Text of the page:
“I would like to be known as a person who is concerned about freedom and equality and justice and prosperity for all people.” ~ Rosa Parks
In this season of Thanksgiving, I’m grateful for role-models and leaders like Rosa Parks. I aspire to be a leader who uses my white privilege and power to lead the John Rex Endowment as it learns what it means to center racial equity in all aspects of the organization. In May, Board Chair Matt Leatherman shared the results of our racial equity assessment and reaffirmed our commitment and accountability to children and families in Wake County. Our racial equity journey has transformed our culture. It has changed how we make decisions, how we engage with each other, but most importantly, how we serve and are accountable to the organizations working tirelessly to improve the social emotional health of children and their families.
The journey has also transformed me as a human-being. It’s been an honor, and a bit scary, as I’ve worked in partnership with our board, staff and community to learn, grow and disrupt inequitable systems inside and outside our organization. The work is slower than I’d like sometimes, more complex than I ever imagined, and more essential than ever if we are to build a more equitable Wake County, post-pandemic.
The Endowment is fortunate to have the resources and time to support our transformation. We are currently revisiting our mission, funding and advocacy strategies, and developing an internal playbook to ensure equity is at the center of our decisions. We’ve heard from many of our partners about their desire to also strengthen their leadership and knowledge of racial equity within the context of their programs. In December, we will announce 2022 funding opportunities. A hint; we’ve been listening.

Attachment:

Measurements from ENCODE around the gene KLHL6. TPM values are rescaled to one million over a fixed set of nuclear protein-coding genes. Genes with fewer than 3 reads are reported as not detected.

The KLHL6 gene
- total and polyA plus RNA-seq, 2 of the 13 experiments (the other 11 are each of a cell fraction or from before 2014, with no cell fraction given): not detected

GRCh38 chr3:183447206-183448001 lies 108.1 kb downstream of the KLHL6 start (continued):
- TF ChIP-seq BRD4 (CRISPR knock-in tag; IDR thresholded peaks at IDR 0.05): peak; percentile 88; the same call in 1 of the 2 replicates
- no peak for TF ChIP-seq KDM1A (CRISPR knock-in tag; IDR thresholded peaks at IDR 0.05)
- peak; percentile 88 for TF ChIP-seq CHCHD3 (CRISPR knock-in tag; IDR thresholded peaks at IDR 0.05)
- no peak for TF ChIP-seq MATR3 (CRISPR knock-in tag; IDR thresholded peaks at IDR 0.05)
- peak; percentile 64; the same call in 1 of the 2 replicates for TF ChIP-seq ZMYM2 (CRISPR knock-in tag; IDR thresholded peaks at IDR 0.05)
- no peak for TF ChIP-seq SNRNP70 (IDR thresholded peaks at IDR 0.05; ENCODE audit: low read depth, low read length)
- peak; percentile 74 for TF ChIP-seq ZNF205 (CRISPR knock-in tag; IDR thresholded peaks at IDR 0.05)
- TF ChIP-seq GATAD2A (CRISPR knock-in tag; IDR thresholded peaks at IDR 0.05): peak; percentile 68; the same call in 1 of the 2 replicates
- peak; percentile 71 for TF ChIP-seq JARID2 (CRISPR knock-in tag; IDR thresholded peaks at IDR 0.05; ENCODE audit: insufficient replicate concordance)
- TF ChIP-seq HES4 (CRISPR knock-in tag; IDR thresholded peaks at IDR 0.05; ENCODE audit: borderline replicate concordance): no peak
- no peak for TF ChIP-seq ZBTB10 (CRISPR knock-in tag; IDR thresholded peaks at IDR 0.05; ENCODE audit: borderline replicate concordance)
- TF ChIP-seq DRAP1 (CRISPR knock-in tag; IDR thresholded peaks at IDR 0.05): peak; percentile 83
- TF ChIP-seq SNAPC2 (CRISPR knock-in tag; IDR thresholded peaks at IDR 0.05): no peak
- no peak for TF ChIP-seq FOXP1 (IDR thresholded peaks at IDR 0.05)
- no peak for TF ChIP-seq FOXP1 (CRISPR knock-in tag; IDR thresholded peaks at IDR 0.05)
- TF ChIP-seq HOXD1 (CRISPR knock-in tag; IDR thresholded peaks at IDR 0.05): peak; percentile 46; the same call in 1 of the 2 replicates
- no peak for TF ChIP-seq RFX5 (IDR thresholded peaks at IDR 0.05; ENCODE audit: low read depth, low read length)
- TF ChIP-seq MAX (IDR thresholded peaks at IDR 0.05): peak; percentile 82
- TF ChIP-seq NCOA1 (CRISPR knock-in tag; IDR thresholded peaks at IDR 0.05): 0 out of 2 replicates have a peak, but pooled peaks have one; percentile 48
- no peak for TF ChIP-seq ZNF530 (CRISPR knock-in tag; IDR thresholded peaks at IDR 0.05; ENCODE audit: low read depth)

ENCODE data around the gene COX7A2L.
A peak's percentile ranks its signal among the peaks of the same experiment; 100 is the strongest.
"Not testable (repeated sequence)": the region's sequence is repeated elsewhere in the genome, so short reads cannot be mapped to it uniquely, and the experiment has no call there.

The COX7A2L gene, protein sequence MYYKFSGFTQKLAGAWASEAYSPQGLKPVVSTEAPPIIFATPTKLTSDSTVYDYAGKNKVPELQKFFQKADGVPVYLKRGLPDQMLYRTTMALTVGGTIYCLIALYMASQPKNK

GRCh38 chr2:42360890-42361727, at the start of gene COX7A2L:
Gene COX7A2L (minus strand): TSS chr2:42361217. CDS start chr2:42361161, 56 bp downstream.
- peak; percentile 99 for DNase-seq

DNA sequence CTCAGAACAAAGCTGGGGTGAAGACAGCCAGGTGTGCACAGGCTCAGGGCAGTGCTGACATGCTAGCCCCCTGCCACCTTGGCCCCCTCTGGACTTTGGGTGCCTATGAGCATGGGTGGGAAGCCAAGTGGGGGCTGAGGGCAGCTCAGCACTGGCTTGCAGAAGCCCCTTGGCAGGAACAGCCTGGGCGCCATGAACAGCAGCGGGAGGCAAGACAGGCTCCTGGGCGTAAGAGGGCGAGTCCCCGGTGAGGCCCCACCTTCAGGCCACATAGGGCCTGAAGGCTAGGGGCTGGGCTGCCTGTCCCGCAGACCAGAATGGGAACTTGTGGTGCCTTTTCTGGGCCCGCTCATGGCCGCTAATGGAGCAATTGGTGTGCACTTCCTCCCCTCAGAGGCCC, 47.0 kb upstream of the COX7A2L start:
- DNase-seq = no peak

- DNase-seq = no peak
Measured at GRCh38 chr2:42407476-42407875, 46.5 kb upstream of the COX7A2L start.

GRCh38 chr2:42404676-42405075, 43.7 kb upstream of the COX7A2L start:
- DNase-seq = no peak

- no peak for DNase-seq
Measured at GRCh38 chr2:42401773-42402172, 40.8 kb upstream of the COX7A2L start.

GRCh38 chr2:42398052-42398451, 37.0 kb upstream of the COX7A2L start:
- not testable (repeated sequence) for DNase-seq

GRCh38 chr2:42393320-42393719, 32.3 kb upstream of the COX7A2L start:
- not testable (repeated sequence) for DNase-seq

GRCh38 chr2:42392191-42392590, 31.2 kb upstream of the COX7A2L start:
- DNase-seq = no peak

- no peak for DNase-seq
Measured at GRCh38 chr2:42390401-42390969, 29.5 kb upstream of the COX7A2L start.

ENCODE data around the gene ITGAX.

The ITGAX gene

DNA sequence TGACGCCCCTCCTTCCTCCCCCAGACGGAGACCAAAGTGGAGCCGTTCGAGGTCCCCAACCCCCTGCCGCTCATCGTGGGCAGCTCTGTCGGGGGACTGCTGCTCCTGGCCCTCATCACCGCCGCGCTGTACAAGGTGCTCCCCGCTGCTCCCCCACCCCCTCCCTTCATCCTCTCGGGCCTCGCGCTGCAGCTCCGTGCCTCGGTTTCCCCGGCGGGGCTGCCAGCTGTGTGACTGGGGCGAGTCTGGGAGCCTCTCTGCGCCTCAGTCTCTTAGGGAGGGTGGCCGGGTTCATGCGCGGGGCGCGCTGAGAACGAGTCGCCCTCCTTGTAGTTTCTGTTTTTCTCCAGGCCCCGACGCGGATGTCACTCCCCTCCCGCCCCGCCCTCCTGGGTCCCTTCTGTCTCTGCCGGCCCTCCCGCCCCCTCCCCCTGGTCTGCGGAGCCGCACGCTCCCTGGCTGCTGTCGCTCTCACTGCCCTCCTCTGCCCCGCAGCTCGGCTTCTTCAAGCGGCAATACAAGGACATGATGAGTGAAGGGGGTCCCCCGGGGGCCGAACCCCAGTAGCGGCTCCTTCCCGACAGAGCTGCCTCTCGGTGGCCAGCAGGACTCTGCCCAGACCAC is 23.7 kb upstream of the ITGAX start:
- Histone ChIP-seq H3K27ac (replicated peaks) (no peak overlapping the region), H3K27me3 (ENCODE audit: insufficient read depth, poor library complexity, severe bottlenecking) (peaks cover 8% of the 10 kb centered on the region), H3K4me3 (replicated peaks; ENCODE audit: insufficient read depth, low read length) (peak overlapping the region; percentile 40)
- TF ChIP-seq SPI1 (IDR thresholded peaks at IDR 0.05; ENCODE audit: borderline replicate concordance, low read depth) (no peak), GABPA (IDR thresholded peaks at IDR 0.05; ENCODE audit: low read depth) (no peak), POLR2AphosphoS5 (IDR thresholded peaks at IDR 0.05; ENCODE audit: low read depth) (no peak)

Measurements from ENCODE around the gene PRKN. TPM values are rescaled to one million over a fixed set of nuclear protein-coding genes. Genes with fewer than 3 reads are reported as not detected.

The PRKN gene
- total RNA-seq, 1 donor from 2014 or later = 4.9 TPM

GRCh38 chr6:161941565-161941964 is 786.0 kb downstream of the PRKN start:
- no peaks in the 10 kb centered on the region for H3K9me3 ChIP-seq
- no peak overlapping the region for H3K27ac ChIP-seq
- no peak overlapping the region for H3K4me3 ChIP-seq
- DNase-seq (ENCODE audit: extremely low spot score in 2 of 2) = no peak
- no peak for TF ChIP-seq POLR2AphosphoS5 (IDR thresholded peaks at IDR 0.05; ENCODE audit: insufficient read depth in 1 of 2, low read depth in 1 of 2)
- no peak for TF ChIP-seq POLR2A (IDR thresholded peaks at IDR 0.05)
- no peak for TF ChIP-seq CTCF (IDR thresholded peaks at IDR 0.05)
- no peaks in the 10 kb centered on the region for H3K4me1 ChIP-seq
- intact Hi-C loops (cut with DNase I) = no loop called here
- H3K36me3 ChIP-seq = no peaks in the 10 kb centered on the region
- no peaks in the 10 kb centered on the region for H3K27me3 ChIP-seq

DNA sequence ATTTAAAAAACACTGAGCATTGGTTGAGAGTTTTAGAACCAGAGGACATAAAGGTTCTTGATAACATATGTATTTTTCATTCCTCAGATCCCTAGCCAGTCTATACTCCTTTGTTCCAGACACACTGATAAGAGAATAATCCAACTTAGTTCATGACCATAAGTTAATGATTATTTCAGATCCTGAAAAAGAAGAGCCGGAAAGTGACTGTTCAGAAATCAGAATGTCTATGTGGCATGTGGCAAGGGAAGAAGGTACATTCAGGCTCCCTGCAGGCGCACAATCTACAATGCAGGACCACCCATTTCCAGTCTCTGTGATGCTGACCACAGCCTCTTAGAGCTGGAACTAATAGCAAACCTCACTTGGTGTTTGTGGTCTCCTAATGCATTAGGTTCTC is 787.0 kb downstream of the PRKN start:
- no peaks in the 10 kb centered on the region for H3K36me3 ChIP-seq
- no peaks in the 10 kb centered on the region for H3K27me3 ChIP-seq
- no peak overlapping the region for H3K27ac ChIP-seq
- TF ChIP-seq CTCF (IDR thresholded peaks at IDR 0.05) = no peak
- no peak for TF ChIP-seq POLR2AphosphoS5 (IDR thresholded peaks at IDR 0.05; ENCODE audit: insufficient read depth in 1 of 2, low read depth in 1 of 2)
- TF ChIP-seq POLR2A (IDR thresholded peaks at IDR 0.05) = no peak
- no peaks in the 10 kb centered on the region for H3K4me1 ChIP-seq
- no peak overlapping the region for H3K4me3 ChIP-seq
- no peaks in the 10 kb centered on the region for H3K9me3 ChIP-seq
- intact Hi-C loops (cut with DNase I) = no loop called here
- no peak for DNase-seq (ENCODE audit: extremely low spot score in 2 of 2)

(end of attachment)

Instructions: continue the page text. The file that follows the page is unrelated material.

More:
In closing, I would like to share a few lessons I am grateful I have learned on my journey to center racial equity in my leadership and in the Endowment’s transformation. I hope you find them useful and encouraging.
- There is no one “right” path in racial equity work. There are many. Find what works for your organization. Get started. Stay committed.
- Do your homework…individually and collectively. Respect and listen to people of color and their lived experiences, but don’t expect them to teach you about racial equity and justice. It’s not their job. It’s yours/ours.
- Challenge the assumptions, history and norms you’ve been taught. I’m stunned, and a bit embarrassed, how ill-informed I have been.
- Listen and apologize when you get it wrong – and you will – give yourself grace and forgiveness and then get back to the work.
- Model and encourage self-care: Advancing racial equity is liberating and exhausting for everyone; but we must acknowledge the disproportionate labor people of color bear in racial equity work and support to manage the impact upon them.
My hope is we will all take time next week to gather safely with family and friends – and rest. We have more work to do so all children can thrive!